Levis on a mission to curb counterfeit

Counterfeit and fake merchandise is uncommon in South Africa and this has led to millions of jobs lost as a result.

Levi Strauss SA Brand Protection Department aims to stem the tide of losses to the business, which can amount to tens of millions of rands a year. 

Debbie Gebhardt, Marketing Director of Levi Strauss SA, says that in light of these losses, which are also being suffered by many of the other top brands operating in SA, it is surprising that Levi Strauss SA is one of the few South African retail concerns with a brand protection department. 

“We know that other brands are suffering equally from the impact of counterfeits on their bottom line. Raids initiated by our offices regularly lead to the discovery of other brands’ goods, sometimes amounting to thousands of copies of their products and ours,” says Gebhardt.

Levi Strauss SA works closely with the Commercial Division of the police force as well as customs officials to curb the counterfeit trade that is plaguing the SA retail industry. 

“It’s hard to pinpoint exact figures but, in 2007, the loss of revenue to counterfeits for Levi Strauss SA alone amounted to millions of rands,” says Gebhardt.  The Levi’s Brand Protection Department says that counterfeit syndicates swiftly change their methods, their importing routes and their distribution channels, constantly adapting themselves to subvert the efforts of law enforcers. 

“We have a national strategy in place to focus our efforts on major syndicates, and not the smaller operators. “Our Brand Protection Department collaborates closely with our product teams to make Levi’s Jeans more difficult to copy. This includes the refinement of external packaging and internal packaging like washing instruction labels,” says Debbie Gebhardt.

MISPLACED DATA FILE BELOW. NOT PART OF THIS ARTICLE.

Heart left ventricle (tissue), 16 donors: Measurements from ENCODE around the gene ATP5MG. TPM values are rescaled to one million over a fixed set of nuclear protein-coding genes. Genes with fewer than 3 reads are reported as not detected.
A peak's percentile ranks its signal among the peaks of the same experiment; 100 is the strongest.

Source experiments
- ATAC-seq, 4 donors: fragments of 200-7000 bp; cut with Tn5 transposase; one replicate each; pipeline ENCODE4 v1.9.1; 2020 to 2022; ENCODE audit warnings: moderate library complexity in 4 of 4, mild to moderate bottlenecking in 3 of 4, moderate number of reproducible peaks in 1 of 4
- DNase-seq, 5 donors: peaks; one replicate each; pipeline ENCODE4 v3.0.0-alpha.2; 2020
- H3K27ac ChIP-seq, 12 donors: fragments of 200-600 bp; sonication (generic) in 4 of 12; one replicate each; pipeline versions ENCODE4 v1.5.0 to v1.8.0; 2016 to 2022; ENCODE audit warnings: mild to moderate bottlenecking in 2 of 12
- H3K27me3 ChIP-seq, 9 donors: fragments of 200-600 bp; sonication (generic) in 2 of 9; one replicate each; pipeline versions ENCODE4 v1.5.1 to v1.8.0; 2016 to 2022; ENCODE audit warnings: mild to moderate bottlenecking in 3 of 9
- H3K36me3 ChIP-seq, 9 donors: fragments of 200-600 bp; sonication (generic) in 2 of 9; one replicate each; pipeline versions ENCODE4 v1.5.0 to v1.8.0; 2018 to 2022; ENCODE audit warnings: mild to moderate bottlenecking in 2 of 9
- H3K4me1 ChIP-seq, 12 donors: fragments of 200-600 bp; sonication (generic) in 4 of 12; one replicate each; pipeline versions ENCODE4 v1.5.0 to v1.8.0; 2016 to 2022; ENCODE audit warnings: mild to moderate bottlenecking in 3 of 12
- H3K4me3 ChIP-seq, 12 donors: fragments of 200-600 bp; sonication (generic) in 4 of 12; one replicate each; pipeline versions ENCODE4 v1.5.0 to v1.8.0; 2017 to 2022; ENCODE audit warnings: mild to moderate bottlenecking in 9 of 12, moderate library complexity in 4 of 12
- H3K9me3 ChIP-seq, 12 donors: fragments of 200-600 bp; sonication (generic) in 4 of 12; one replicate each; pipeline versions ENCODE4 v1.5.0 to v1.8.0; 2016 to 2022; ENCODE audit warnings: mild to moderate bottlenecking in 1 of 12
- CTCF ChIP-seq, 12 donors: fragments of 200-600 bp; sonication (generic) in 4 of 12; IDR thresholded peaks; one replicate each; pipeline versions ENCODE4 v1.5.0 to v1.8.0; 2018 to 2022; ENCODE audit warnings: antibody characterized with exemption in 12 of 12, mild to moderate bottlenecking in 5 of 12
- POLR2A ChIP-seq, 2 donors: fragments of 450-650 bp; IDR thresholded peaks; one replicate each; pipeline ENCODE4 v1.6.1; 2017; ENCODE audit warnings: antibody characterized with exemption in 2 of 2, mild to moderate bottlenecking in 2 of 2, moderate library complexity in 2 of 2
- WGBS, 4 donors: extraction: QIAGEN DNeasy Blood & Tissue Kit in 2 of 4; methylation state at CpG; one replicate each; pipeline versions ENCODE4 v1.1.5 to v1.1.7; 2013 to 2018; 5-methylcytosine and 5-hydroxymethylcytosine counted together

“There are two primary reasons that Levi Strauss SA takes the counterfeiting problem so seriously. Firstly, we want our consumers to own a quality product, made to the highest standards with the expertise that comes from over 100 years of manufacturing. “Secondly, the employees of counterfeit syndicates are often made to work in the direst of circumstances, where their rights as employees and human beings are completely disregarded. We want to guard against the proliferation of illegal enterprises like this, by squashing the syndicates,” explains Gebhardt.

Reporting on the success of Levi Strauss & Co.’s own brand protection initiatives last year, Gebhardt says that in Bellville alone the Levi Strauss team made 40 cases and achieved 40 convictions for counterfeiting.

In Cape Town central, approximately 30 counterfeit cases were made. 

“Recently, we also raided a factory in Johannesburg where three embroidery machines were confiscated. It is estimated that with just these three machines, between two and three thousand pairs of fake Levi’s Jeans were being produced every day,” she explains.

“Although our Brand Protection Department is undoubtedly making inroads into the problem, the constant fight against counterfeits is not exclusive to the Levi’s brand. It is crucial that more retail brand owners invest in the protection of their brands as part of a concerted national effort to drive out counterfeiting, which ultimately filters down into job-loss. Brands from the retail industry operating in unison will pose a much more formidable threat to counterfeiters,”says the concerned Gebhardt.

At the time of publishing, certain clothing companies approached for comment did not respond.

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